STARBIRD: When we see ourselves being manipulated, a lot of times, that's through our emotions - not through our knowledge or our logic, but through our emotional systems. And that's not to say that we shouldn't be outraged about some of the things that we're seeing, but just be careful as we're experiencing that outrage. I know that when I've shared misinformation, it's often because I felt outraged and whatever I saw really fit with this feeling of, like, oh, we're being wronged by the other side. And that's when we're really susceptible to sharing misinformation.

MARTIN: I'm trying to figure out how to ask this question. This is the feeling I think some people have, is that this is a moment where it's not, like, on the one hand, on the other hand. The president of the United States is promulgating certain views which are not based in fact. And other people who want to react to that - like, you know, on the one hand, you can say, well, that's not in the interest of democracy.

It's not - rumormongering passing on information without knowing whether it's true, overreacting to what may be simple, you know, human error or technical failure is fair. But if one side feels they're being continually disadvantaged by the other side's lack of interest in observing these protocols, what's the argument for playing by those rules, then?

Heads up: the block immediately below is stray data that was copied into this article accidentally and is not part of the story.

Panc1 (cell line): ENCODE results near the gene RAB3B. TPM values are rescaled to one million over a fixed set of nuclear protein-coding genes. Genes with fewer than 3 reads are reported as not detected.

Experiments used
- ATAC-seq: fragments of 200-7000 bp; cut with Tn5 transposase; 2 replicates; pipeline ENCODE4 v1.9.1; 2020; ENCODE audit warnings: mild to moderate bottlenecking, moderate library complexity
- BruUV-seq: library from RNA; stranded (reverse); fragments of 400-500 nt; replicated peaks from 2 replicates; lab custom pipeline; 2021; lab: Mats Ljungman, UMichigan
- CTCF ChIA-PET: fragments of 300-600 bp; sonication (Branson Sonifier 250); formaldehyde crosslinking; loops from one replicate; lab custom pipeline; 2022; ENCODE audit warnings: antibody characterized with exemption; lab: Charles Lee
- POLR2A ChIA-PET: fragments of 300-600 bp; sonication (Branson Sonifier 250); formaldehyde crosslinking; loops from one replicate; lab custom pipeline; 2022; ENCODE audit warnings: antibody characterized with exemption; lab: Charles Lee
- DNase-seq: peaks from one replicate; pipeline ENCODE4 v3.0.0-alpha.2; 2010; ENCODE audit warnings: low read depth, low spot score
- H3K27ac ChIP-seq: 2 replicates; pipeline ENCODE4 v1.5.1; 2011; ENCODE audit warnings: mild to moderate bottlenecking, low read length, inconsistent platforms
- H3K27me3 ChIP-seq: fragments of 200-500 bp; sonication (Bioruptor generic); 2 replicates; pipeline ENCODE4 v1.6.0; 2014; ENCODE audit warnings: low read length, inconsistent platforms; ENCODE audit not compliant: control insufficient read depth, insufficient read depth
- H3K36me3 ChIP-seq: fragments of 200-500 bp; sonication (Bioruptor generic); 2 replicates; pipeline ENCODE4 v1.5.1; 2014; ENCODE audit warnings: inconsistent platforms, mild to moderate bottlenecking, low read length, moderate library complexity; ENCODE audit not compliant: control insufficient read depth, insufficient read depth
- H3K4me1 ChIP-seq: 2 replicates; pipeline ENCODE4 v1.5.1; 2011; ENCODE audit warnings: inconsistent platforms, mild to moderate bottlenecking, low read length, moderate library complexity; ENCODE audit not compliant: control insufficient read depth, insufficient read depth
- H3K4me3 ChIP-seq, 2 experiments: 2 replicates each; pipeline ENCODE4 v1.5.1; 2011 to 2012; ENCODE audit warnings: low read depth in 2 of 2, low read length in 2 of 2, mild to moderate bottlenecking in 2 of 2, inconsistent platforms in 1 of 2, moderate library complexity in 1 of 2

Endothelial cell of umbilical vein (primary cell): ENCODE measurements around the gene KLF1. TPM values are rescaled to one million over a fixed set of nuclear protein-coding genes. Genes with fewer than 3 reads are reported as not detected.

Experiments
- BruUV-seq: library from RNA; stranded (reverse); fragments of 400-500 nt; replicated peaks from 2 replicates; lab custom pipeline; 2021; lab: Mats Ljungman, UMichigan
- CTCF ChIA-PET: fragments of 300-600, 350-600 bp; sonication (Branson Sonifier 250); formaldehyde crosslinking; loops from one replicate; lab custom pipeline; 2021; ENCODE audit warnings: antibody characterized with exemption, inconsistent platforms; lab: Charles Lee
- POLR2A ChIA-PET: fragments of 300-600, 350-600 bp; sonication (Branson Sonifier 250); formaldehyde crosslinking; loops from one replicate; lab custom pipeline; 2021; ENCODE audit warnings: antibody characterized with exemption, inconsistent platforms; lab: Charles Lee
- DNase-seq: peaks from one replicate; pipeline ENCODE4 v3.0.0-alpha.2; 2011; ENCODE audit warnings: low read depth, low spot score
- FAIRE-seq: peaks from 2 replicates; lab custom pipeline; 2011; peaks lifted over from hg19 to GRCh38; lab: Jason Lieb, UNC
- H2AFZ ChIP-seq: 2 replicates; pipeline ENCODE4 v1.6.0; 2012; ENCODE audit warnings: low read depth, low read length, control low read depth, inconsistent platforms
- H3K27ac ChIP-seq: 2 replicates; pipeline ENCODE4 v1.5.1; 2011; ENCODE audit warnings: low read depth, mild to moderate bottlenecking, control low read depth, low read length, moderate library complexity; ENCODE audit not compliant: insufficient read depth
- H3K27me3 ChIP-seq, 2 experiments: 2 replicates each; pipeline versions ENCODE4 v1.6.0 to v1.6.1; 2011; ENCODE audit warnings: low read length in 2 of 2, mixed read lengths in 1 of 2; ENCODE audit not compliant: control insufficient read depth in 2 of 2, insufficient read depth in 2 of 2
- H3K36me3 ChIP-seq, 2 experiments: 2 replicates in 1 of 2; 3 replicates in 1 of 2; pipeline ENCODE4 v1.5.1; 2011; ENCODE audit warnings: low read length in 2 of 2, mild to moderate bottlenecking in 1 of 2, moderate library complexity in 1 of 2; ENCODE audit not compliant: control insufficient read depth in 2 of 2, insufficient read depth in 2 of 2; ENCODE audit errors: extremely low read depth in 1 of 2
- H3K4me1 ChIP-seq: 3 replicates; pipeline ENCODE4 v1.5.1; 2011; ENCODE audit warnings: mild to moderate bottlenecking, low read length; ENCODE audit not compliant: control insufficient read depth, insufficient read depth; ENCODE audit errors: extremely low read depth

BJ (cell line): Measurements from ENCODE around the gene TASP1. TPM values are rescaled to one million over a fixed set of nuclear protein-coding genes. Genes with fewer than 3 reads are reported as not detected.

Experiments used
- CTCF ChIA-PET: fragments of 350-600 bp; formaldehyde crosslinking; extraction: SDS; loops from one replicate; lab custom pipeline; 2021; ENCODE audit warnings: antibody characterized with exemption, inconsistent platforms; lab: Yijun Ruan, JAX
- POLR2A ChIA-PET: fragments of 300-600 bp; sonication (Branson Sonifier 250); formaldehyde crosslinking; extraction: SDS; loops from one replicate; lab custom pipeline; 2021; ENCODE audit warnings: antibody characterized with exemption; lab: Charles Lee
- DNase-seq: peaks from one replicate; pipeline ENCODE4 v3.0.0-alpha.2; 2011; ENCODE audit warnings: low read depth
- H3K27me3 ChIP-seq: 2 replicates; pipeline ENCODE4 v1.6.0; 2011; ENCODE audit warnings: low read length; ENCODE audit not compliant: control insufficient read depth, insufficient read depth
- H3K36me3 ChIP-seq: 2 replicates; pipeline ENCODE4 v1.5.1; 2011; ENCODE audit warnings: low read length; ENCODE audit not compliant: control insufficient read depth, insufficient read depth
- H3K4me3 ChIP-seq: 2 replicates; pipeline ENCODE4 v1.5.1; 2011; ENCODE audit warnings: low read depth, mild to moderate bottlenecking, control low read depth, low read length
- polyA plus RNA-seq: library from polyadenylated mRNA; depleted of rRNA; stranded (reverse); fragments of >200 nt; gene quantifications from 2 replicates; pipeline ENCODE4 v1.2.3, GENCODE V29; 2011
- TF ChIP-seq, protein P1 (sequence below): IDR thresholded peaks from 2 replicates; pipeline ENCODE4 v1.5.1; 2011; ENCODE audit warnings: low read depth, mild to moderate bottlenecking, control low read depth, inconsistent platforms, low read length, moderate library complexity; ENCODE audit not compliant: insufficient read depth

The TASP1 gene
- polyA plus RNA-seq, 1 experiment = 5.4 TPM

STARBIRD: Yeah. I mean, it is. It's this hard - it's like it's horrible double standard. And we feel that in the project that we've been working on, as we're desperately trying to hold on to trust in the systems and trying to prop them up and trying to keep them strong, even as, you know, this whole political party is trying to take them down.

And we're trying to be non-partisan in our work. And at the same time, how do you be non-partisan when the value of democracy is no longer sitting in between the two sides? It's more on one side than the other. The gamble is to try to salvage what's left of our hope for how America's supposed to work.

And clearly, it's flawed. There's so many flaws. But we're working on those flaws. And we're angry, but we're trying to make things better, then we're on the right track. When we're looking at those flaws, and we're just trying to break everything down and create division and distrust, then that's not a well-meaning actor, right? That's not somebody who's sincerely part of this process. That's somebody that's just involved in trying to grab power.

MARTIN: That is professor Kate Starbird. She is one of the lead researchers with the Election Integrity Partnership.

Professor Starbird, thank you so much for joining us.

STARBIRD: Thanks for having me on.

(SOUNDBITE OF THE BUDOS BAND'S "T.I.B.W.F.") Transcript provided by NPR, Copyright NPR.